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A syndicate is a grouping of people or companies. The formation of a syndicate is called syndication.

Word origin

The word syndicate comes from the French syndicat , which means "administrator", especially for matters relating to a specific geographic area. This, in turn, comes from the Latin word syndicus , which in turn comes from the Greek σύνδικος syndikos , German for 'administrator of a matter' .

The term initially referred to a state office that existed from the Middle Ages to modern times, for example in the German Hanseatic cities, compare for example Syndicus of the Hanseatic city of Lübeck . In the old confederation , for example in the Glarner Landvogtei Werdenberg , syndicate refers to the government ad interim, which is formed from two Glarner envoys and the two governors during the handover from the old to the new governor. In the Ticino bailiwicks in Lugano and Locarno from 1513, the bill was filed before the Ennetbirgischen Syndikat, the ambassadors of the ruling places. The syndicate also formed the highest court level.

Union syndicates

The term syndicate (French: syndicat , Swedish: syndikat), which was adopted from the early French trade union movement (cf. Amiens charter ), plays a major role in the trade union movement of syndicalism . It refers to a local, industry-wide association of workers. The German term “trade union” only partially reflects the idea of ​​syndicates, since in syndicalism the syndicats should not only represent the interests of the workers, but also the nucleus of the building of the entire society.

Corporate cartel with a joint sales organization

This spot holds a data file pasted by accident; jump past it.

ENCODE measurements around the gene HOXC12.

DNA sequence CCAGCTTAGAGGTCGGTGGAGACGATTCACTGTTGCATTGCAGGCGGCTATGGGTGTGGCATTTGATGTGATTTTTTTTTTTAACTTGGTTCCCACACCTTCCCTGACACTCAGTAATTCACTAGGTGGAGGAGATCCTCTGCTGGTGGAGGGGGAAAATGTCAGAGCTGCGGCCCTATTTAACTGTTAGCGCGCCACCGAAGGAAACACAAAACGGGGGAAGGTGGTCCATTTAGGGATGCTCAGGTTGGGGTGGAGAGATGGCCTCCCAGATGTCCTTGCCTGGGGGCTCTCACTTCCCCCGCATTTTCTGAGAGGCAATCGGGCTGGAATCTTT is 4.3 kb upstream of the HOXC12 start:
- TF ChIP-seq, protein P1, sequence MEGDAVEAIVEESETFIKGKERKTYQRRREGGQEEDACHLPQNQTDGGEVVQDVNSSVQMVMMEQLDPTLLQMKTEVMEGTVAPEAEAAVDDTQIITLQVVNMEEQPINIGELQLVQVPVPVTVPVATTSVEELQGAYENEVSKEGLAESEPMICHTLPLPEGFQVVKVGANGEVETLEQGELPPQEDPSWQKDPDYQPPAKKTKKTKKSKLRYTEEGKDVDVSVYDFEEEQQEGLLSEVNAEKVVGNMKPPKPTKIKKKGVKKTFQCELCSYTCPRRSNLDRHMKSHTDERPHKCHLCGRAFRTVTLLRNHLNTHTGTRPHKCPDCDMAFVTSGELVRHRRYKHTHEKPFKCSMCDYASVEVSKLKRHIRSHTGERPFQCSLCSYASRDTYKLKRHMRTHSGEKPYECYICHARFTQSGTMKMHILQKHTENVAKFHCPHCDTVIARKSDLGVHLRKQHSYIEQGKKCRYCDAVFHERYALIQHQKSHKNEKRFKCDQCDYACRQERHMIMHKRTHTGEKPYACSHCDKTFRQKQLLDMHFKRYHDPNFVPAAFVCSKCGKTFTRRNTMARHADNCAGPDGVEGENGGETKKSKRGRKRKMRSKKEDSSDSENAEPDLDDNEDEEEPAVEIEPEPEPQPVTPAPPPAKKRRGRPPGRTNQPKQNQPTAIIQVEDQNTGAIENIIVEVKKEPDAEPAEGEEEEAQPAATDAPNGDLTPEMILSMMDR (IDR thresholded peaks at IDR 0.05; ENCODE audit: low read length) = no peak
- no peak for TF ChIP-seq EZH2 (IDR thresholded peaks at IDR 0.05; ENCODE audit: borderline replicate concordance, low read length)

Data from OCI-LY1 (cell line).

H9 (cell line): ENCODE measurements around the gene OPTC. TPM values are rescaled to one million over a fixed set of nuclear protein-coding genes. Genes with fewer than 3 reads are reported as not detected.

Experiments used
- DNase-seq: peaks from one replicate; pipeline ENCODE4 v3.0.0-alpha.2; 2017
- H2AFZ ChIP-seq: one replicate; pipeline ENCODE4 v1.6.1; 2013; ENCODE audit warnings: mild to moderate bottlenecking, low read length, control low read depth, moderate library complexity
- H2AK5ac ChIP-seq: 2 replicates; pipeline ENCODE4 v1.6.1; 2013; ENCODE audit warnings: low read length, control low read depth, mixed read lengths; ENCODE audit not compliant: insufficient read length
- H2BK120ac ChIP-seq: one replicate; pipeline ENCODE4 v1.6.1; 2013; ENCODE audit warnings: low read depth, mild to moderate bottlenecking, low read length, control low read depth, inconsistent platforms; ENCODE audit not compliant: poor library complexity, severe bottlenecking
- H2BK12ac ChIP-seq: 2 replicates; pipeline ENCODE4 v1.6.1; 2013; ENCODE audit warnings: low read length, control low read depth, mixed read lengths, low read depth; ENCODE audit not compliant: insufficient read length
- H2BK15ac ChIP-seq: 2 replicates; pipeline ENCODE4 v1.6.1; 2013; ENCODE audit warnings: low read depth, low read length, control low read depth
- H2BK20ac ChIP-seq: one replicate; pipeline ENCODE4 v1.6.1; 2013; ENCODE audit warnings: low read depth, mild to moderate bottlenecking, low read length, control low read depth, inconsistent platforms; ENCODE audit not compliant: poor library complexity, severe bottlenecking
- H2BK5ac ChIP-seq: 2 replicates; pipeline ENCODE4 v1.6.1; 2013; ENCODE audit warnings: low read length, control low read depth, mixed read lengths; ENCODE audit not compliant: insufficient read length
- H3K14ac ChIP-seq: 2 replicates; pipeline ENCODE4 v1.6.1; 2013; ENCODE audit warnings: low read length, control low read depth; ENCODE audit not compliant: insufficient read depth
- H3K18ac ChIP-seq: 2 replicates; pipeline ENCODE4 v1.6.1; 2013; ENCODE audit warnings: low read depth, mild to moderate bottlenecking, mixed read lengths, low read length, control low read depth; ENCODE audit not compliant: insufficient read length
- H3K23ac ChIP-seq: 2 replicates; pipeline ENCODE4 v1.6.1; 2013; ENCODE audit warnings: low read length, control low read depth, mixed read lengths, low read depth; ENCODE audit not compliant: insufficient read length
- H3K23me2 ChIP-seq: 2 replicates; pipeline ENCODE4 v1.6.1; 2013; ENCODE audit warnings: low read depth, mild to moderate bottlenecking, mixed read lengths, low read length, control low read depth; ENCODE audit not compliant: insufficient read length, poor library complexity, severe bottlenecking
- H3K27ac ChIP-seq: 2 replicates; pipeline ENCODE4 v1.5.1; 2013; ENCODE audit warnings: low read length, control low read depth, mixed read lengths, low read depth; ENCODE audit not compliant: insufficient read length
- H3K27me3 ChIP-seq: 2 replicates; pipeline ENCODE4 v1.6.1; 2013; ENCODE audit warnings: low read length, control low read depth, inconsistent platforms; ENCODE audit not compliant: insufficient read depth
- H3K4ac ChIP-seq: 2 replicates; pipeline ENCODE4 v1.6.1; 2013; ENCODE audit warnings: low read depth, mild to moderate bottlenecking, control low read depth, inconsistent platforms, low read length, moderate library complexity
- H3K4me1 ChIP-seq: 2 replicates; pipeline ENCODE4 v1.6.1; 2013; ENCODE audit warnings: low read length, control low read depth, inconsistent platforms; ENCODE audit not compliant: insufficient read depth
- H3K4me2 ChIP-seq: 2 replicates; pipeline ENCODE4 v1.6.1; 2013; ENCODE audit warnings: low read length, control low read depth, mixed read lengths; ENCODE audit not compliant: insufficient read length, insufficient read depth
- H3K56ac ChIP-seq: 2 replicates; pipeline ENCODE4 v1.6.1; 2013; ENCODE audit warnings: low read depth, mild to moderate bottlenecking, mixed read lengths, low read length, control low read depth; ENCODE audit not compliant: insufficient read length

The cartel theory understands a syndicate to be a highly developed business cartel with a joint sales or (more rarely) procurement organization (e.g. Rheinisch-Westfälisches Kohlen-Syndikat , Stahlwerkverband ). Due to the general ban on cartels in the economy, there have hardly been any such amalgamations around the world since the 1970s.

Banking consortium

In the financial world, the term syndicate is often equated with the term consortium . This is a merger of several banks for a common business purpose such as lending ( syndicated loan ), company takeover or issuing of a bond .

Stock Syndicate

In investment banks there are so-called syndicate departments, which take on the main coordination, especially for securities issues, and manage the order book in which the orders for new shares to be issued are collected. The syndicate in investment banks also maintains close contact with the large investment companies and maintains an overview of individual market participation, financial flows and market movements.

Breeder Syndicate

In order to share the risk, expensive breeding animals, especially cattle and horses, are often bought jointly by several organizations and / or people at auctions. The term breeder syndicate was chosen for it before the Second World War . The legal form of cooperation remains hidden from outsiders.

Criminal Association

Probably triggered by the criminalization of cartels and syndicates in the economy, the term syndicate has also been in use for criminal associations since the 1980s (e.g. drug syndicate = drug cartel ). This use was popularized by relevant films, novels and non-fiction books, so that the colloquial term syndicate is now more a criminal organization than an industrial distribution cartel .

Broadcasting Syndicate

A broadcasting syndicate is an organizational merger of several, mostly economically independent television or radio stations with regionally limited terrestrial broadcasting areas. The term was originally coined in the United States , where media syndicates play an important role. Television syndicates differ from the nationwide broadcasting corporations (the so-called networks ) such as NBC , CBS , ABC and Fox because of their strong regional focus and their economic and entrepreneurial independence.